With inputs from Aarathi Ganesan
Pune-based VPN service provider SnTHostings in September filed a legal challenge against the Indian government alleging that the cybersecurity directions issued by the Indian Computer Emergency Response Team (CERT-In) in April are unconstitutional. In its petition, the company argued that the directions are in violation of the right to privacy and the right to do business, and are beyond the scope of the powers conferred to CERT-In.
After hearing the arguments, the Delhi High Court on September 28 issued a notice directing CERT-In to provide a response within four weeks, stating that the issue requires consideration, Internet Freedom Foundation reported. The next hearing on the matter is scheduled for December 9, 2022.
Why does this matter? The CERT-In directions, which went into effect on June 28 for larger entities and on September 26 for Micro, Small and Medium Enterprises (MSMEs), have been criticised by multiple industry bodies, tech companies and cybersecurity experts, and have even resulted in some VPN providers announcing their exit from the country, but this is the first legal challenge mounted against the directions.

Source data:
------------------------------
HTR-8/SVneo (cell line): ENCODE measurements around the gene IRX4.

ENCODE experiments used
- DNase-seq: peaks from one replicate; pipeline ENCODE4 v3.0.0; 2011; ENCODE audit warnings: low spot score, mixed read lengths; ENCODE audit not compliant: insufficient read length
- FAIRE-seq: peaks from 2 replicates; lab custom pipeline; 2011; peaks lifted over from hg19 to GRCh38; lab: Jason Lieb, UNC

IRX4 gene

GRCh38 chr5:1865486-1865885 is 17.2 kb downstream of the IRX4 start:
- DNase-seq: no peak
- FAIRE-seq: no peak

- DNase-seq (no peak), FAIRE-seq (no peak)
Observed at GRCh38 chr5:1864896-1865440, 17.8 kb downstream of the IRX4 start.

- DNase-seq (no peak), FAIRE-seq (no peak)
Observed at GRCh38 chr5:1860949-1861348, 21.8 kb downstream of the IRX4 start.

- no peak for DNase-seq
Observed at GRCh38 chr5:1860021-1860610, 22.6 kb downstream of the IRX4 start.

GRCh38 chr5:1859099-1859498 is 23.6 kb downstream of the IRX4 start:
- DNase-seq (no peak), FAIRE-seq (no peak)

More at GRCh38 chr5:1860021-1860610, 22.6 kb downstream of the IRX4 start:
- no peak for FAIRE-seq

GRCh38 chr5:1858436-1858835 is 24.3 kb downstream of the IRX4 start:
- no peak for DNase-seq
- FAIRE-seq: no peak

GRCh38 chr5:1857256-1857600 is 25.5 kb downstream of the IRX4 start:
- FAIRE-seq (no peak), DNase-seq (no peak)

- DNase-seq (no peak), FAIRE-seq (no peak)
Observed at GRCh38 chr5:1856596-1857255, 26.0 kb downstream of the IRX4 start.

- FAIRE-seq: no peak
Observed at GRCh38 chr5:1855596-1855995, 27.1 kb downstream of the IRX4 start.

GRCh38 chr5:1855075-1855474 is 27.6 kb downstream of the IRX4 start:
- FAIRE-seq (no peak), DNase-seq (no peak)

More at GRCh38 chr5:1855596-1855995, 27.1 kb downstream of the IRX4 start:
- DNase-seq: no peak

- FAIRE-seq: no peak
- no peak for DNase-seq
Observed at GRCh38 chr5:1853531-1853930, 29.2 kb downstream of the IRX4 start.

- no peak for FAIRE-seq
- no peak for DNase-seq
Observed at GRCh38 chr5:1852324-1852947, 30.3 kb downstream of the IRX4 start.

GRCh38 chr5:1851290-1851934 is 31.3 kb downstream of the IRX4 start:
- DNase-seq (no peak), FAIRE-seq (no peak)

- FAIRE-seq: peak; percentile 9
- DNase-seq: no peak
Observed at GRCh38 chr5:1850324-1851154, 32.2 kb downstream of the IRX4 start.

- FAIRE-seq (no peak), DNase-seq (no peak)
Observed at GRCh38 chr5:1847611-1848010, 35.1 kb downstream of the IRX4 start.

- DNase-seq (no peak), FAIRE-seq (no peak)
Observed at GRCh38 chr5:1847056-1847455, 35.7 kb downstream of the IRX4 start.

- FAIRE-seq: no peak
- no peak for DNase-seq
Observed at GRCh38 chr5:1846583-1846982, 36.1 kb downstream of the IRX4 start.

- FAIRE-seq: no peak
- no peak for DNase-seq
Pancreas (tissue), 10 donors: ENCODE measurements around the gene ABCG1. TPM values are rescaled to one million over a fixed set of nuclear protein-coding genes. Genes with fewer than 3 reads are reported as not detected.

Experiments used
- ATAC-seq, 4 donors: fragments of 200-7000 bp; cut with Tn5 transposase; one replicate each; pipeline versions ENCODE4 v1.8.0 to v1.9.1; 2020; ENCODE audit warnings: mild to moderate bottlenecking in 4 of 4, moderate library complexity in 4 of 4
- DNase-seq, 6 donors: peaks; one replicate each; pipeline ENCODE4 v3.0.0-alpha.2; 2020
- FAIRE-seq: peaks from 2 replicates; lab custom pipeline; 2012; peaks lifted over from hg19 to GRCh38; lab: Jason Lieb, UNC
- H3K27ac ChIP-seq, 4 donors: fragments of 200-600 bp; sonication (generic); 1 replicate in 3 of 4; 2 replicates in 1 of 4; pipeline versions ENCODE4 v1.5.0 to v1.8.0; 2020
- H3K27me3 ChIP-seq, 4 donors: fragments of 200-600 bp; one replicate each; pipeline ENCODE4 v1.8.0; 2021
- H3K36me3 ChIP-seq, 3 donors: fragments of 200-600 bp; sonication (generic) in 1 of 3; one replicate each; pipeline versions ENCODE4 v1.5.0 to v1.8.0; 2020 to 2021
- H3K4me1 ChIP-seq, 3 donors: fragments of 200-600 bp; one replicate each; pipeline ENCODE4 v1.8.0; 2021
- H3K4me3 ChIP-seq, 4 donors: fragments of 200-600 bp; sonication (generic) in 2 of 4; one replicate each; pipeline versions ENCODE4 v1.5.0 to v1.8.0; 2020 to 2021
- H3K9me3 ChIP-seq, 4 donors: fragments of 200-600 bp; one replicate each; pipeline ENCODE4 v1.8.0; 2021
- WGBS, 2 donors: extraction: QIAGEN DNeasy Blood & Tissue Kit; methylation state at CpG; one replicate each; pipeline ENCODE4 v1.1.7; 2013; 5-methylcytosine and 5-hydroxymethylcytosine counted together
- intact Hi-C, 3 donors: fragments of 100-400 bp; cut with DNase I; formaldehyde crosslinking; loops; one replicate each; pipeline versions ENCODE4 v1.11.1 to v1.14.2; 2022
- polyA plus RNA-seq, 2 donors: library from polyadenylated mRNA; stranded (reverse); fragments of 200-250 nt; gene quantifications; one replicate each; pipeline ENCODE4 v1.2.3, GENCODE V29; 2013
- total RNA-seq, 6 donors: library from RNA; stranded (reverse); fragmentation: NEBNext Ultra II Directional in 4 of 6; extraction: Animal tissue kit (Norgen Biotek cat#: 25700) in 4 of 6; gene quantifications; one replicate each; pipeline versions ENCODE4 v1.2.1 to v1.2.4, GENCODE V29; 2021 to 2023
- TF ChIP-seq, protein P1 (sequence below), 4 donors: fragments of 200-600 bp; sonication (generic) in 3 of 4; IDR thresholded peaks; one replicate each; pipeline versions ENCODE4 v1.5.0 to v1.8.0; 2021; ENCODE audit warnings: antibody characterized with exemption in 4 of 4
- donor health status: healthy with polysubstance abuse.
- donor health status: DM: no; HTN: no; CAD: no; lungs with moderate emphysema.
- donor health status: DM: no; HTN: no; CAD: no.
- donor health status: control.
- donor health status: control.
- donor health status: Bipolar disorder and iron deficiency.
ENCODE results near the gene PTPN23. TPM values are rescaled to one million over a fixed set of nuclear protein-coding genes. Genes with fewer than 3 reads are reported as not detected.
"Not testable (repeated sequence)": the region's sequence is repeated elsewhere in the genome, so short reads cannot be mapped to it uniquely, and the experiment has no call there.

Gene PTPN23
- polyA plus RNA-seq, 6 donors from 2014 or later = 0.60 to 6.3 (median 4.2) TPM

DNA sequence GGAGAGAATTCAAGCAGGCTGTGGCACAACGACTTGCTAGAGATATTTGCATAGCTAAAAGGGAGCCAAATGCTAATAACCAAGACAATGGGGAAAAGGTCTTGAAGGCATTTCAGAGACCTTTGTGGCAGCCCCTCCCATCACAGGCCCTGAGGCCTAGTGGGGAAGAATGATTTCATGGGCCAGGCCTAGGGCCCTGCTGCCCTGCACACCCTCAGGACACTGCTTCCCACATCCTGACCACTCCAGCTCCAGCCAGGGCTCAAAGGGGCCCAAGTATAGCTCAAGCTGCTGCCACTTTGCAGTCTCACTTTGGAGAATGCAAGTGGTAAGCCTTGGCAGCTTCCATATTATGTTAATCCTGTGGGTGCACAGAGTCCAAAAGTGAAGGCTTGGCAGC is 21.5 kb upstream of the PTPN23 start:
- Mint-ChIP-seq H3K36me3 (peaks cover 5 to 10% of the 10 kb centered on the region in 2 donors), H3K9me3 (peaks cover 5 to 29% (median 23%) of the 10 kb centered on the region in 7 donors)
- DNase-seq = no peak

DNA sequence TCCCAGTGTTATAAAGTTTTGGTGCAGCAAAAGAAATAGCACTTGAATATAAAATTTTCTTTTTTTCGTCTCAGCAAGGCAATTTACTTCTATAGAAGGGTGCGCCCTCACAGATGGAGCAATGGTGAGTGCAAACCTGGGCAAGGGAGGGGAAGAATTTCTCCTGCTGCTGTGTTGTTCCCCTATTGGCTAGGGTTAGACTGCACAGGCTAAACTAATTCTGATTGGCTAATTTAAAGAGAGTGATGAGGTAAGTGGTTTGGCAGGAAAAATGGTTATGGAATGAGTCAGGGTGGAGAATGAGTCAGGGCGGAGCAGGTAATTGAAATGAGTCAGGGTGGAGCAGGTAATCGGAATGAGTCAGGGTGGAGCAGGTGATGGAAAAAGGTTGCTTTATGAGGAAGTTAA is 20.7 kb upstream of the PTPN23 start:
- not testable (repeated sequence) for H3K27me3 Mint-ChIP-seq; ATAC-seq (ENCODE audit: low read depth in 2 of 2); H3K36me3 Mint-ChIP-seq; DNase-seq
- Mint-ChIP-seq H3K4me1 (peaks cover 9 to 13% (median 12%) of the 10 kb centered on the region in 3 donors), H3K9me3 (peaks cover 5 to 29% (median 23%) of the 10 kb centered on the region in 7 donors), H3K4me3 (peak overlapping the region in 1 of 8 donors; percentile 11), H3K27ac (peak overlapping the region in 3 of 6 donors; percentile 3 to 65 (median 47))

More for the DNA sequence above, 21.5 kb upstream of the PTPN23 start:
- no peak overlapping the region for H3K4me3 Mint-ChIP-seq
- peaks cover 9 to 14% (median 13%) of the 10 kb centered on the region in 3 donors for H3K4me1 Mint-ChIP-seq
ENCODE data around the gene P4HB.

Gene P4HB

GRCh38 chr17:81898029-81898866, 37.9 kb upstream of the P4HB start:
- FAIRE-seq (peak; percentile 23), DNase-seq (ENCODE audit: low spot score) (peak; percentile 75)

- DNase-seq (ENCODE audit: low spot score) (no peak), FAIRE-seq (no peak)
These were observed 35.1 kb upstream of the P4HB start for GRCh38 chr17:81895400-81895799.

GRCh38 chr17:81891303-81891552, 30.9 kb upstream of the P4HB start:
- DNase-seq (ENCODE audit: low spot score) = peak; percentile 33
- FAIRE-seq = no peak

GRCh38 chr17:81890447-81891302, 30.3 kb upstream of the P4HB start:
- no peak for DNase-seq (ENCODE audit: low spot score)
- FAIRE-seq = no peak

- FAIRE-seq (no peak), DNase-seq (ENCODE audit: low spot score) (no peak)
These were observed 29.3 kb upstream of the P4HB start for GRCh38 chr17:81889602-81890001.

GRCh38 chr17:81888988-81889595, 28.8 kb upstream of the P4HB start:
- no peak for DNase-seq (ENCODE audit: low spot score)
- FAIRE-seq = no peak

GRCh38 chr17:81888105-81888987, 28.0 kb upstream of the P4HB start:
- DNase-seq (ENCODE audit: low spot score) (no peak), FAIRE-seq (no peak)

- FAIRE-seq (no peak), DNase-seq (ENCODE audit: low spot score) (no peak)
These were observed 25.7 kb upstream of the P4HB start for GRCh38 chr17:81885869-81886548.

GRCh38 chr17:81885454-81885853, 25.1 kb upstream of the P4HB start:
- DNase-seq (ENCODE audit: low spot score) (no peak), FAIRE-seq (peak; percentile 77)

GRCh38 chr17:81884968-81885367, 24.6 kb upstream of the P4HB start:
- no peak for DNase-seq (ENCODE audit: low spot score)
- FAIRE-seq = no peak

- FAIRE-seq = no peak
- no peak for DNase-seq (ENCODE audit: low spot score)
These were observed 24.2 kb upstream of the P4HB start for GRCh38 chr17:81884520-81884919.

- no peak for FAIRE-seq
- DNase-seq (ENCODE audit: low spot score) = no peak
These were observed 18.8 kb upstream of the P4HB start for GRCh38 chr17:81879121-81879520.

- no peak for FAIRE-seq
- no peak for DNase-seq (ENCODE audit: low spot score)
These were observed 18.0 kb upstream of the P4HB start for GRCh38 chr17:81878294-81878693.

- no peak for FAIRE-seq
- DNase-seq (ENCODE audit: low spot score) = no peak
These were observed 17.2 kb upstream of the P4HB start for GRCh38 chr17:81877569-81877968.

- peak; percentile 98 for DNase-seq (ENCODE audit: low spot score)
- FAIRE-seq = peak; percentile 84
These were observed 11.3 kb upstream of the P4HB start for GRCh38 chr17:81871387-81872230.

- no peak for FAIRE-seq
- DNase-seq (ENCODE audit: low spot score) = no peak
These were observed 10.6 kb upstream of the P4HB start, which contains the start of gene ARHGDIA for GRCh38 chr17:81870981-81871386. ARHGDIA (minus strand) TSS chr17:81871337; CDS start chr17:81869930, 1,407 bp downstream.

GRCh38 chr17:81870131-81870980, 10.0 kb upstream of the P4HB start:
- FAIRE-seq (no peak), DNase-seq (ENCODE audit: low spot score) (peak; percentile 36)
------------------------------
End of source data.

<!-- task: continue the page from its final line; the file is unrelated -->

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Which parts of the CERT-In directions are being challenged?
Tanmay Singh, one of the advocates for the petitioner, told MediaNama that SnTHostings is challenging the following two directions issued by CERT-In:
- Maintenance of logs (direction 4): All entities (service providers, intermediaries, body corporates, etc) must mandatorily enable logs of all their information and communications technology systems and maintain them securely for a rolling period of 180 days and the same should be maintained within the Indian jurisdiction. These should be provided to CERT-In along with reporting of any incident or when ordered by CERT-In.